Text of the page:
Mentions: The striking change in cortical F-actin structure prompted us to examine whether other subcellular features of the BBM or intracellular organelles might be affected by conversion of apical SM to ceramide. Transmission electron microscopy showed microvillar effacement in the central region of cells overlying the region of F-actin rearrangement in T84 monolayers (Figure 5A). By confocal microscopy, we found that microtubules extended deeper into the cell interior and essentially encased the SMase-induced F-actin bundles without obviously penetrating those structures (Figure 5B). Immunolocalization of the endoplasmic reticulum (ER)–resident protein calnexin showed an obvious relocalization of calnexin away from the central, subapical region of each cell in monolayers treated apically with SMase as compared with buffer controls (Figure 5C). This is the approximate area of the F-actin bundles, which, we infer, physically excluded the ER from these sites. We did not observe any changes in the intracellular distribution or morphology of the Golgi or recycling endosomes, as visualized by GM130 or Rab11 immunostaining (Figure 5, D and E, respectively), nuclei, or the early or late endosomal compartments (gauged by EEA1 and LAMP1 immunostaining, respectively; unpublished data), consistent with their more basal and perinuclear localizations within polarized epithelial cells.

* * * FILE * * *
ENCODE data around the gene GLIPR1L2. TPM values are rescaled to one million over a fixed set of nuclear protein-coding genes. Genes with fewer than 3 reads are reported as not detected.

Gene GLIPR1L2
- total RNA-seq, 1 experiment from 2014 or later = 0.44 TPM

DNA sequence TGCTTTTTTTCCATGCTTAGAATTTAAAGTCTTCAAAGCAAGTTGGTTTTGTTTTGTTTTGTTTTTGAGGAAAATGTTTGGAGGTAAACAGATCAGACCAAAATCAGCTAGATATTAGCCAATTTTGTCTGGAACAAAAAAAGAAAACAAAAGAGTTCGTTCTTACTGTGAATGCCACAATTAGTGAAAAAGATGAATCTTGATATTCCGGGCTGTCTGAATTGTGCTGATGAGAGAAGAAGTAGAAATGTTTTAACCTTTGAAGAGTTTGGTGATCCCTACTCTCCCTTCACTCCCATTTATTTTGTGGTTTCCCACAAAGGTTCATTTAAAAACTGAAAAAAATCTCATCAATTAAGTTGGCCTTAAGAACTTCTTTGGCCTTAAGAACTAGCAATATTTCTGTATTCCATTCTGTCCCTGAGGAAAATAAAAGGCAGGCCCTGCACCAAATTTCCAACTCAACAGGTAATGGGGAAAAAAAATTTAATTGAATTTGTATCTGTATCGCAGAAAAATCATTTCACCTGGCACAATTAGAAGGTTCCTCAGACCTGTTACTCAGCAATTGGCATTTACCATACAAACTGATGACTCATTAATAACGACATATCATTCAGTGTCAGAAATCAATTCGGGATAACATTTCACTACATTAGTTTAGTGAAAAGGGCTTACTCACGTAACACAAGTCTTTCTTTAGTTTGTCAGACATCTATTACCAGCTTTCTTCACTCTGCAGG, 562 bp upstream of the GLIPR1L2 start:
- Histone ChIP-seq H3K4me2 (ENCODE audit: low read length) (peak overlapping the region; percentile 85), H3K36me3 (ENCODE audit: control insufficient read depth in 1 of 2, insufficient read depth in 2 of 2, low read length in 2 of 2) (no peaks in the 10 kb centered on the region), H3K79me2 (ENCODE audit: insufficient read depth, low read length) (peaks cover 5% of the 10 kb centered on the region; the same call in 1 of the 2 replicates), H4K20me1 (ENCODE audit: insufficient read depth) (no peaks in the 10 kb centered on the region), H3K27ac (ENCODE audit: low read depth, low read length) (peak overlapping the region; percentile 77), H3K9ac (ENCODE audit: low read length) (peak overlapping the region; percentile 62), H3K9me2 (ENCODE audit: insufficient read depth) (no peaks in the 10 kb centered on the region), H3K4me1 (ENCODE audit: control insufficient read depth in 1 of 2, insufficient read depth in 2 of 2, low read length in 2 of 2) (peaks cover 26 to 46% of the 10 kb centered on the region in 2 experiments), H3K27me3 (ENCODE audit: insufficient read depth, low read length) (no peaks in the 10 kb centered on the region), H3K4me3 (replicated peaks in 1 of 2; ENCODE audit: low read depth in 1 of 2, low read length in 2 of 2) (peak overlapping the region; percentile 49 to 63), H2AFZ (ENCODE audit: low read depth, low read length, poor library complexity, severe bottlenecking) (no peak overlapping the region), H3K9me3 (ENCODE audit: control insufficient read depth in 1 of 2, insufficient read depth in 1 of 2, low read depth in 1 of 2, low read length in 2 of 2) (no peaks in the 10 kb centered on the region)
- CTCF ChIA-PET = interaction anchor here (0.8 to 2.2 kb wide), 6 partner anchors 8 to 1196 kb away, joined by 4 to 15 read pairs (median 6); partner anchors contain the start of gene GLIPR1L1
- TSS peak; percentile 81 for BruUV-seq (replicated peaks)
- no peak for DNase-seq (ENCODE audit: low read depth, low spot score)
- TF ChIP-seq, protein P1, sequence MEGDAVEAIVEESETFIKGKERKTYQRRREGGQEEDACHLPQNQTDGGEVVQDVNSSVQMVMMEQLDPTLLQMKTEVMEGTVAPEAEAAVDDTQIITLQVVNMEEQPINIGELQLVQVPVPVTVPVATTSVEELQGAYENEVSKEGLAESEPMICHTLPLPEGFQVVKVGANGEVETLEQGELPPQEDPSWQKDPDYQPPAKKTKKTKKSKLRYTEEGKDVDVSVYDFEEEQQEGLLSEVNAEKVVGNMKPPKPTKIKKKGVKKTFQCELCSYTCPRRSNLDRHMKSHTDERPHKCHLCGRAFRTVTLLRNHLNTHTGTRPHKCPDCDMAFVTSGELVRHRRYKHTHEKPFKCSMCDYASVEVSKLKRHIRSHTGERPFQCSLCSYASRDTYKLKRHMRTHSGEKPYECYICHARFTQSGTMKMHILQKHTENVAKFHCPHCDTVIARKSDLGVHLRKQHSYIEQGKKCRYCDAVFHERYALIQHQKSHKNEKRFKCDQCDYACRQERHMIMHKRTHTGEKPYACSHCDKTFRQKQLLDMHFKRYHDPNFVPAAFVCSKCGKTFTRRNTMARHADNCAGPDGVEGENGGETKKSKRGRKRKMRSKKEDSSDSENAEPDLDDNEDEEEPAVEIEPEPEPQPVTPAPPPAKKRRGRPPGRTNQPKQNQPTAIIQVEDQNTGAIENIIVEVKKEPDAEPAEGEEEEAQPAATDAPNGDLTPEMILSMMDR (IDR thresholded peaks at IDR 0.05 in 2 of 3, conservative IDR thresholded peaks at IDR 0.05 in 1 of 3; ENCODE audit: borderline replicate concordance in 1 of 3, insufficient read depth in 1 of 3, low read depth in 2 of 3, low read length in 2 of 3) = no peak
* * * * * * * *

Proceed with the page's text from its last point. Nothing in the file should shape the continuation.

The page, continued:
Bottom Line: How the BBM dynamically responds to pathogenic and commensal bacterial signals can define intestinal homeostasis and immune function.We previously found that in model intestinal epithelium, the conversion of apical membrane sphingomyelin to ceramide by exogenous bacterial sphingomyelinase (SMase) protected against the endocytosis and toxicity of cholera toxin.Here we elucidate a mechanism of action by showing that SMase induces a dramatic, reversible, RhoA-dependent alteration of the apical cortical F-actin network.

View Article: PubMed Central - PubMed

Affiliation: Division of Gastroenterology and Nutrition, Boston Children's Hospital, Boston, MA 02115 Harvard Digestive Diseases Center, Boston Children's Hospital, Boston, MA 02115 Harvard Medical School, Boston, MA 02115 david.saslowsky@nih.gov.

No MeSH data available.


Related in: MedlinePlus